Joseph R. Williamson, MD
Joseph R. Williamson, MD, has dedicated over half a century to his personal mission to better understand diabetes, prevent its complications and improve the quality of life for patients.
Williamson’s extensive body of research has contributed substantially to the scientific knowledge base regarding diabetes, metabolism and vascular pathophysiology. He has defined the intracellular nutritional deficiency in diabetes that engenders a series of compensatory responses with the potential to damage key metabolic pathways. Further, his work has detailed how elevated blood sugars promote a series of enzymatic and non-enzymatic reactions that lead to the disease’s complications. His novel insights have provided the infrastructure for clinical trials and a roadmap for others to use to create innovative therapies.
For years, colleagues say Williamson has fostered the pursuit of excellence and collaborative achievement in the metabolic community at the School of Medicine. His precise and meticulous research style has set the highest standard for the expectation of all research.
Williamson has shared his findings in 154 original peer-reviewed publications in leading journals, including: Diabetes, Circulation, Journal of the American Medical Association, American Journal of Cardiology, American Journal of Pathology, American Journal of Physiology, Microvascular Research, Nature and others. His last article “Linking Diabetic Complications to Sorbitol Oxidation, Oxidative Stress and Metabolic Suppression” was published in 2012 in the Journal of Diabetes and Metabolism.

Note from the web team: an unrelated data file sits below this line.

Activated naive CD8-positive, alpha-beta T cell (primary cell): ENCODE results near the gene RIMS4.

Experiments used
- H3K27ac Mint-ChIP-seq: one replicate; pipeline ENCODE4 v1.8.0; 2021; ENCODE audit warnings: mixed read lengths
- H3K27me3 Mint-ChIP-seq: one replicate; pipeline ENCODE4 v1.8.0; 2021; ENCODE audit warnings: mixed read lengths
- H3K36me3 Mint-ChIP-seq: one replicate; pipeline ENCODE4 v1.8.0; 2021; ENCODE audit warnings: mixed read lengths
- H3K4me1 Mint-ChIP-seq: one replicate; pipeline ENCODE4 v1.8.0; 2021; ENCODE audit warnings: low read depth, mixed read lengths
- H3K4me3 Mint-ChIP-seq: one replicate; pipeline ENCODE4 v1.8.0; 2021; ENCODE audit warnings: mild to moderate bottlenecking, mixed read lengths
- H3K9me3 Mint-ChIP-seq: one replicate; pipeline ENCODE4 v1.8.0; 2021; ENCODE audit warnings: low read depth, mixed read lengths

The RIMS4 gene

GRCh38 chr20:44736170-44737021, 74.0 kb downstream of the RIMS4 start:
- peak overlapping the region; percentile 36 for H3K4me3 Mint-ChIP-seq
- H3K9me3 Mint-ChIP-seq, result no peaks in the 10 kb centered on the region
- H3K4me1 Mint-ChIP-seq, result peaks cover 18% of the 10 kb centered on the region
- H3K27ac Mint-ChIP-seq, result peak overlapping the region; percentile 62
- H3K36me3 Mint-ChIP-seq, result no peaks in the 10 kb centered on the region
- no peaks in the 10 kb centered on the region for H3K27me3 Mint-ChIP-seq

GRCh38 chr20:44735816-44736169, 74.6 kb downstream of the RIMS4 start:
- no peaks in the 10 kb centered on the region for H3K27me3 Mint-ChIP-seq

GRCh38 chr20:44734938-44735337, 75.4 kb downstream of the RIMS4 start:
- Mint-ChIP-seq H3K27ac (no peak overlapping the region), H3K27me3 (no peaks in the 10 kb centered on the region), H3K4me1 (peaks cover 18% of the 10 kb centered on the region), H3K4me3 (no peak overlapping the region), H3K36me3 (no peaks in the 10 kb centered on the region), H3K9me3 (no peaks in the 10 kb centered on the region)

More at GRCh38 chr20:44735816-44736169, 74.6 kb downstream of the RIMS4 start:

He has had numerous speaking invitations around the world, countless awards, and 71 invited reviews. His editorial responsibilities have included associate editor of Diabetes, and member of the editorial board of Microvascular Research.
His honors include the Joslin Medal from the American Diabetes Association, the Moses Barron Award for Outstanding Contributions to the Cause of Diabetes Mellitus. He is a member of Alpha Omega Alpha. He chaired the World Conference on Diabetes Research; was a Pfizer visiting professor at Boston University; and has received a great number of other national and international accolades.
Williamson served in the U.S. military in Korea before pursuing his medical career. He received his medical degree in 1958 and completed residency training in pathology in 1961, both at Washington University. He joined the School of Medicine faculty in 1962.
The Washington University Medical Center Alumni Association is pleased to present its Alumni Achievement Award to Dr. Williamson.